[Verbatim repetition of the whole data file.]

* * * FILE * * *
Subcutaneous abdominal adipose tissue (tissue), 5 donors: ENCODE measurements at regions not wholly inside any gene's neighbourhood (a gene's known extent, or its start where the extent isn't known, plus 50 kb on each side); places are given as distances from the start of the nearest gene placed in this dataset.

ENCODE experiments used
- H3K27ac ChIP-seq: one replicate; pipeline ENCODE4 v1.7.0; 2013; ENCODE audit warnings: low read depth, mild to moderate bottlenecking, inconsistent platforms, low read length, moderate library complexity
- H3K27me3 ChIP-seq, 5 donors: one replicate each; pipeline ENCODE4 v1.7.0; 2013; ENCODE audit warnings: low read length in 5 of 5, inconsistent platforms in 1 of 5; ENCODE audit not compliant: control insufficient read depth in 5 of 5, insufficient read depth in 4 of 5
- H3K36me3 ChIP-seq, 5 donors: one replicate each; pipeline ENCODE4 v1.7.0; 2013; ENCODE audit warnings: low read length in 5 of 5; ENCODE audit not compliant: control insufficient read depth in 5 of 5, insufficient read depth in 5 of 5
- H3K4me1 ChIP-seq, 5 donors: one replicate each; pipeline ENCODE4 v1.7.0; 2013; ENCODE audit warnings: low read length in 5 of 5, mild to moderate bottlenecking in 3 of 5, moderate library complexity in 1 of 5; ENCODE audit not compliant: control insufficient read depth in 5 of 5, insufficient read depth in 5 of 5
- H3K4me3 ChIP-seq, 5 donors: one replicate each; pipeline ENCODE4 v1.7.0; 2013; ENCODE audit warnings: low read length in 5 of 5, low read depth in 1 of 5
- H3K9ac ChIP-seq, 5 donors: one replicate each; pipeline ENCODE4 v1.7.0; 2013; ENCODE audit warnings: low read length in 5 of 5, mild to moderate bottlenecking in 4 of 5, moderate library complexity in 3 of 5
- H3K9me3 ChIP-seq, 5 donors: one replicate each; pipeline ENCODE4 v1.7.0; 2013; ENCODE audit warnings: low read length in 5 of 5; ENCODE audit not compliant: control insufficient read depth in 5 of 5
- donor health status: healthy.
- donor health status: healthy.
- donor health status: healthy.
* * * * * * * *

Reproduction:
Subcutaneous abdominal adipose tissue (tissue), 5 donors: ENCODE measurements at regions not wholly inside any gene's neighbourhood (a gene's known extent, or its start where the extent isn't known, plus 50 kb on each side); places are given as distances from the start of the nearest gene placed in this dataset.

ENCODE experiments used
- H3K27ac ChIP-seq: one replicate; pipeline ENCODE4 v1.7.0; 2013; ENCODE audit warnings: low read depth, mild to moderate bottlenecking, inconsistent platforms, low read length, moderate library complexity
- H3K27me3 ChIP-seq, 5 donors: one replicate each; pipeline ENCODE4 v1.7.0; 2013; ENCODE audit warnings: low read length in 5 of 5, inconsistent platforms in 1 of 5; ENCODE audit not compliant: control insufficient read depth in 5 of 5, insufficient read depth in 4 of 5
- H3K36me3 ChIP-seq, 5 donors: one replicate each; pipeline ENCODE4 v1.7.0; 2013; ENCODE audit warnings: low read length in 5 of 5; ENCODE audit not compliant: control insufficient read depth in 5 of 5, insufficient read depth in 5 of 5
- H3K4me1 ChIP-seq, 5 donors: one replicate each; pipeline ENCODE4 v1.7.0; 2013; ENCODE audit warnings: low read length in 5 of 5, mild to moderate bottlenecking in 3 of 5, moderate library complexity in 1 of 5; ENCODE audit not compliant: control insufficient read depth in 5 of 5, insufficient read depth in 5 of 5
- H3K4me3 ChIP-seq, 5 donors: one replicate each; pipeline ENCODE4 v1.7.0; 2013; ENCODE audit warnings: low read length in 5 of 5, low read depth in 1 of 5
- H3K9ac ChIP-seq, 5 donors: one replicate each; pipeline ENCODE4 v1.7.0; 2013; ENCODE audit warnings: low read length in 5 of 5, mild to moderate bottlenecking in 4 of 5, moderate library complexity in 3 of 5
- H3K9me3 ChIP-seq, 5 donors: one replicate each; pipeline ENCODE4 v1.7.0; 2013; ENCODE audit warnings: low read length in 5 of 5; ENCODE audit not compliant: control insufficient read depth in 5 of 5
- donor health status: healthy.
- donor health status: healthy.
- donor health status: healthy.